Thursday, March 15, 2018



The funeral was small but beautiful with a few old friends and at least one new one....the sweet pastor who performed the service. We were very taken with her words of spiritual comfort and kind demeanor.

Then we took a short birding run to clear our minds and feel normal for a few...

Canada Geese foraging in an Amish stack yard

Along the way we found the beautiful Merlin Falcon above, shuddering in the wind at the top of a tree, as he hunted a cloud of Snow Buntings. Merlins are little guys, midway between Kestrels...Sparrow Hawks in the vernacular...and Peregrine Falcons. I only saw two last year, both at great distance, so this one was a thrill.

Alan sent me this Western Grebe

It's been a hard week for all concerned. Ralph and I have found comfort in these short birding runs. Kinda took our minds off things, you know. Through driving snow and howling winds we watched an immature Bald Eagle pursuing a Ring-billed Gull one evening. 

You would not imagine that so gigantic a bird could swoop and spin and duck and dive as he did....and still miss.

And this Scrub Jay

What a show!

Snowy Bald Eagle after defeat at the wings of a Ring-billed Gull

The birds of the far north are still here. Hundreds of Slate-colored Juncos. Snow Buntings flashing white-and-black like winter traffic signals. Horned Larks, drab as the Buntings are bright, but still cool to see along the shoulders of the back roads.

To add to all this the kids on the left coast sent me 51 photos of lovely western birds I may never see in person. Gratitude abounds! Such beauty and all free for the enjoying.

Wednesday, March 14, 2018

There is Never

A good day for a funeral...there are fitting days though I guess, and I suppose this one will do well enough.

It's cold and windy; the trees are coated with frozen snow that makes them clack and clatter almost threateningly. The sun appears not to intend to grace us with much of its benevolence either.

The little lamb is a Dorper ewe the kids got from friends. One day last week when the rest of the family was caught up in the many things that follow the loss of a family member she managed to get out of her pen and find the wettest place in the barn to lie down.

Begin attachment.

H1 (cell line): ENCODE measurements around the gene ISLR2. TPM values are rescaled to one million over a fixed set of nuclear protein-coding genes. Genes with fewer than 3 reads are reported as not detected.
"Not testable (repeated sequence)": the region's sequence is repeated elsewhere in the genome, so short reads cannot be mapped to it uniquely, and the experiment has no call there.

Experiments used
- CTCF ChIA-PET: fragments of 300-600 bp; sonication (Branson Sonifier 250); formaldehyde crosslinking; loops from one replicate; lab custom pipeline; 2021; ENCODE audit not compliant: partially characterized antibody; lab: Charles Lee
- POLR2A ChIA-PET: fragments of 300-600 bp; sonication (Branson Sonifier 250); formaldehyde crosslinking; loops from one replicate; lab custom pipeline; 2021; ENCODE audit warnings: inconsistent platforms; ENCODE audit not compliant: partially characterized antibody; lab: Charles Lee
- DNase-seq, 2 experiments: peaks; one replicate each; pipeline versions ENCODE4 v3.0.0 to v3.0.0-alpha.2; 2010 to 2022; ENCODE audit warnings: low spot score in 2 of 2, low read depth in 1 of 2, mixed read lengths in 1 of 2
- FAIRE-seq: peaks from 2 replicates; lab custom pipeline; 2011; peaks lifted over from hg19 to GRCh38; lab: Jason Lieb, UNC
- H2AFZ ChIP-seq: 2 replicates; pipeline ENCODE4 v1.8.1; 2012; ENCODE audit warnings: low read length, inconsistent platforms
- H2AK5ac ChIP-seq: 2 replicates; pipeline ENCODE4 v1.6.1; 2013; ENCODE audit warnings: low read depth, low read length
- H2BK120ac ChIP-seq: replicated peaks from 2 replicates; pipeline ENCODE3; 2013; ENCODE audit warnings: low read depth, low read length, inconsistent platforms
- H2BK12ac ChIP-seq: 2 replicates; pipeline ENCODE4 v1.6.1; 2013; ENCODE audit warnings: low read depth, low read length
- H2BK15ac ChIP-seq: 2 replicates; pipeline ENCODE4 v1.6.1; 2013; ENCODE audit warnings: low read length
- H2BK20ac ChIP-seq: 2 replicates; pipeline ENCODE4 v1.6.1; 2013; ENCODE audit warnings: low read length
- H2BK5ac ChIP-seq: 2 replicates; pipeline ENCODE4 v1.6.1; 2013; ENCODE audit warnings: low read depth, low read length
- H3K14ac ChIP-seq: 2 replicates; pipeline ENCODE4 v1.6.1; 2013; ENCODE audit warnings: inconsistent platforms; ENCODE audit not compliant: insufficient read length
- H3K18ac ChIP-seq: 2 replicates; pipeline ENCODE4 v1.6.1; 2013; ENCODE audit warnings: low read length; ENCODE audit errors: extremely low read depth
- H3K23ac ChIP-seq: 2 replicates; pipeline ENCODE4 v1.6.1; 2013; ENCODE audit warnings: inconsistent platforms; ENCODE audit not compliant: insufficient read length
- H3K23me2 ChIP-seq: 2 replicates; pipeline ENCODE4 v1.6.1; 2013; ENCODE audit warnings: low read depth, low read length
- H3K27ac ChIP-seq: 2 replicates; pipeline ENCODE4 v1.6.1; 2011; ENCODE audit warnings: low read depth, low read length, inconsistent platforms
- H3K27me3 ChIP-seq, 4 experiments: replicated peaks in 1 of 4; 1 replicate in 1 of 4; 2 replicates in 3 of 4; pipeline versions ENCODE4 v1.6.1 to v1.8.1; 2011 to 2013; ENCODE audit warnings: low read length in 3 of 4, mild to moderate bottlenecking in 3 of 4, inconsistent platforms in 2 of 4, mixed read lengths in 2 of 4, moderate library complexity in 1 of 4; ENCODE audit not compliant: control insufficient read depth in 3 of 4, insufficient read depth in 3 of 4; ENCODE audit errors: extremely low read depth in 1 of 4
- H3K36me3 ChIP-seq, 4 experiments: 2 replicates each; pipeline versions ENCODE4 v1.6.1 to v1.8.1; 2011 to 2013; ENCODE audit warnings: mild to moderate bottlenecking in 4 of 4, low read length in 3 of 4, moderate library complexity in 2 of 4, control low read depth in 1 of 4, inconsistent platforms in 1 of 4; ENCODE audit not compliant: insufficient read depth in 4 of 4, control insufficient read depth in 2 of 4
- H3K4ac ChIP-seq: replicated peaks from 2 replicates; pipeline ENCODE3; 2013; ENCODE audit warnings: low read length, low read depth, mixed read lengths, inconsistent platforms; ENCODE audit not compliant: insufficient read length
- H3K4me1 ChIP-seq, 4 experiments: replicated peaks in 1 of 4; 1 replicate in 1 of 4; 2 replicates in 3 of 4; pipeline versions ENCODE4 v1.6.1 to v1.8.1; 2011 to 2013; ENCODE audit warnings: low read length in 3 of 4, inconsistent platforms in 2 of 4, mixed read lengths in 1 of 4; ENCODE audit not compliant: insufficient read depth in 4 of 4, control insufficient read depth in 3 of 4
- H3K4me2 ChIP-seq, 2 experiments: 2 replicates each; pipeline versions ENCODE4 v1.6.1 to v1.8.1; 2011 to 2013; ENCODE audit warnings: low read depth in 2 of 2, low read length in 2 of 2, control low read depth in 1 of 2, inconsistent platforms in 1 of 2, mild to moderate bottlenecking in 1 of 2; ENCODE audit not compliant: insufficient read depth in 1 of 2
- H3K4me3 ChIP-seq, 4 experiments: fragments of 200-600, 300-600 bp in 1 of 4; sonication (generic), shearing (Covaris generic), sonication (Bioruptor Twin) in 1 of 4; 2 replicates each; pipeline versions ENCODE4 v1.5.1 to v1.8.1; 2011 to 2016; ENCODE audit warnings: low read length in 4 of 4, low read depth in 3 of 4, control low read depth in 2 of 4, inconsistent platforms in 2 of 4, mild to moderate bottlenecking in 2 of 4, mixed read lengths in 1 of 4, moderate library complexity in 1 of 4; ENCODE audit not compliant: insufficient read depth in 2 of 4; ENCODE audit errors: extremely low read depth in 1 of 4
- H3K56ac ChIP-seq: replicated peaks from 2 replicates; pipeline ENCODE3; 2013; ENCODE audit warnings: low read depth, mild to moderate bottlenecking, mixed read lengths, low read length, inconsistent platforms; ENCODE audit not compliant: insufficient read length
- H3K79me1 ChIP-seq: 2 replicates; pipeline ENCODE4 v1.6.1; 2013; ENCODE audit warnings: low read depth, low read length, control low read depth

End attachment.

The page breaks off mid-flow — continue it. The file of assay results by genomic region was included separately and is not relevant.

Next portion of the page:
When Liz brought her inside in a little cardboard box, she was nearly gone, even the inside of her mouth was ice cold...and Liz had to leave right then and there for a meeting...

For a few hours she was mine to hold or lose.

All afternoon I heated soda bottles of water and tucked them around her, put her in one of Mack's doggy coats, put one of my warmest hats on her head, and toweled and rubbed and scrubbed her and dried her ears over and over....

To no avail. Even sips of really warm water from her lamb bottle didn't seem to help.

Then I thought of the product folks used to put in their shoes when they are not warm enough, the time-honored covering for suffering bench sleepers, and solace for cold people who haven't anything better....


I raided the boss's stack of old Country Folks and Lancaster Farmers and piled them under her and made her a thick tent of them.

It worked. By evening she was lively...and noisy...enough to return to the barn, after disrupting the poor dogs beyond reason. Finn was afraid of her. Mack wanted to eat her, and Ren thought she should be allowed to get right in with her to snuggle.

She is nameless yet, as far as I know, but I think they should name her Hope, or Joy, or maybe Little Lambie Blessing Pie.

Update: And look what Liz just traded for some eggs.......

Sunday, March 11, 2018